Plutarch’s Isis & Osiris Myth

Plutarch, like many writers, told his audience what they wanted to hear. When comparing Plutarch’s account of the Osiris myth in his Isis and Osiris with the extant evidence from ancient Egypt, it is clear that the myth was a later development within the narrative of Egyptian religion. The textural evidence from the Egyptian civilisation represents a chronology over some three millennia from the Old Kingdom period up until the end of the Roman period. Egyptologists have found it useful to break up this enormous chronology into various sections; and this essay will analyse the extant information about the Osiris myth within the various established time periods. Plutarch, it is suggested, wrote his version of the myth around CE 120, at the latter stage of his own life. It is also constructive to keep in mind that all historians write in response to the issues of their own age when writing about the past. Plutarch’s reliability in recording the Osiris myth according to ancient Egyptian sources is particularly influenced by this fact. The cult of Isis was experiencing heightened popularity within the first centuries of the Imperial period of the Roman Empire; and this would have made the Osiris myth attractive to an author like Plutarch.[1] His decision to put the goddesses name first in the title may have been a savvy publishing move.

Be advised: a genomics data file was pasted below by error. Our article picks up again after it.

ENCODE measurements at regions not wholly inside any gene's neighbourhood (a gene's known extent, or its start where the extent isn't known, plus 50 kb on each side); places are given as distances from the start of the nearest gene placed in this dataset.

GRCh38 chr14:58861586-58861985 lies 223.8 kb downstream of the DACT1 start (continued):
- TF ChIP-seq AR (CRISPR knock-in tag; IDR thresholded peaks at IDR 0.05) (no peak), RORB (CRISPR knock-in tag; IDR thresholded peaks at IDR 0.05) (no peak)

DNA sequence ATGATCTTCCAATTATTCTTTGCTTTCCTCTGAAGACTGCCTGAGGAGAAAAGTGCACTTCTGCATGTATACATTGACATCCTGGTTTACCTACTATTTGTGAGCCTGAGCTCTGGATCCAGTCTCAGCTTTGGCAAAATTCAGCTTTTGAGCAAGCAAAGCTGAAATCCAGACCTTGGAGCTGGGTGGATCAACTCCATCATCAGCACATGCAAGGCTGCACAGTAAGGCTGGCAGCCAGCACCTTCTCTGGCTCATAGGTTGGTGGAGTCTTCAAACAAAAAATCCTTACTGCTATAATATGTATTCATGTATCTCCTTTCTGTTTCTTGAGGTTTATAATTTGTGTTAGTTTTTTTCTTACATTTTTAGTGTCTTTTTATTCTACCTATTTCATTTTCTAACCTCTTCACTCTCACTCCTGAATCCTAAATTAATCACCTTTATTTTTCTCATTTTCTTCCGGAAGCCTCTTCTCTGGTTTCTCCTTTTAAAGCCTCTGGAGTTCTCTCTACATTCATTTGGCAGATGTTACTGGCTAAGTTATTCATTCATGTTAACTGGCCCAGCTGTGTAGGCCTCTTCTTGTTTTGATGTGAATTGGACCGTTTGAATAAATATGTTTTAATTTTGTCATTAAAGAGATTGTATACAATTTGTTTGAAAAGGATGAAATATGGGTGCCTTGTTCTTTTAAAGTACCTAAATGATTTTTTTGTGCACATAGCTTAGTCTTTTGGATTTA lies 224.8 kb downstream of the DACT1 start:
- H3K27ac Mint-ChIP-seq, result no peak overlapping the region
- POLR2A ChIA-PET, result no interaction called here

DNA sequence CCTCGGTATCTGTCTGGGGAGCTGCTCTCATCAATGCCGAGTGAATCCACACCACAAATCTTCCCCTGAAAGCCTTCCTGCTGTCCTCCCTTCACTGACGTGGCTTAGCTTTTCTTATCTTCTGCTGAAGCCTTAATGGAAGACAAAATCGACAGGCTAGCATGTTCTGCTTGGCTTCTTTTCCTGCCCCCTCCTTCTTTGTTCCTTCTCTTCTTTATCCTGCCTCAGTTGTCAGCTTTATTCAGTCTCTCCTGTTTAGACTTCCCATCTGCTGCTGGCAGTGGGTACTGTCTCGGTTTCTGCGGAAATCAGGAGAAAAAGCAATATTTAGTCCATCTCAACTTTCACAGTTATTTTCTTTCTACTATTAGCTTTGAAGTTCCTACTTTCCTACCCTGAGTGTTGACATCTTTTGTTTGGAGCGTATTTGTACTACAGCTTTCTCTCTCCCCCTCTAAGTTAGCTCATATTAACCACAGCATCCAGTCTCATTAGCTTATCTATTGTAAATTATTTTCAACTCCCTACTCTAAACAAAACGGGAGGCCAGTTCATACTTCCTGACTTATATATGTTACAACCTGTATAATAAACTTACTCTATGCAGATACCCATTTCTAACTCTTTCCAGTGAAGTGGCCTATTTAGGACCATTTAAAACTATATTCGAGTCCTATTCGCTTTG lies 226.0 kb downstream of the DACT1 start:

Plutarch’s Egypt Through Greek Coloured Glasses

Plutarch dedicates his account of the myth to someone called Clea, who, apparently, was a Priestess of Isis in Greece.[2] Plutarch himself, at this time, was now a Priest at Delphi; and these religious contexts are readily observable within his account of the Osiris myth. They are his motivation for writing Isis and Osiris; he is placing one of the major mythological strands of the Egyptian religious narrative within a wider conceptual paradigm of his own devising. This is strongly influenced by his Hellenism and adherence to the principals and pantheon of Greek philosophy and religion.[3] Plato is woven into this account, and his philosophy called upon to explain several key concepts.[4] Apart from Plato, as a source for Plutarch’s understanding of Egypt, he also calls upon Herodotus to explain folk lore and the etymology of certain words.[5] JG Griffiths, in his invaluable introduction and commentary to Isis and Osiris,  informs readers that Plutarch also drew upon Homer, Hesiod, Simonides, Euripides, Anaxagoras, Aristotle, Cleanthes, Theodorus and Pindar.[6] Plutarch did, also, spend some time in Egypt. Plutarch is writing for a Graeco-Roman audience; and seeking to interpret the Osiris myth within that philosophical mindset.[7] The characters within the story are given Greek names, with Seth becoming Typhon, Thoth is Hermes, Osiris is alluded to be Dionysus, Isis linked to Persephone, and Horus called Apollo by the Greeks. In many ways, Plutarch the writer is taking raw material and moulding it into a story of his own conception, to serve his own ends; reliability and sticking to his sources seem the least of his concerns.

 Aegyptus is the Greek Name for Egypt

“Osiris was born, and at the hour of his birth a voice issued forth saying, “The Lord of All advances to the light”. “[8]

Plutarch relates that Osiris was born on the first of the five “intercalated” days, which stand apart from the lunar calendar; and he invokes Zeus, Rhea and Cronus in his introduction to Osiris. Diodorus Siculus (90 BCE – CE 30), a near contemporary of Plutarchs, also wrote about Egypt, Osiris and Isis. Diodorus wrote in a similar vein to Plutarch about Osiris and Isis, again for a Graeco-Roman audience, placing their story in the context of the Greek gods, and relating parts of it to Dionysus and the mysteries surrounding this deity.[9]

isis-artisans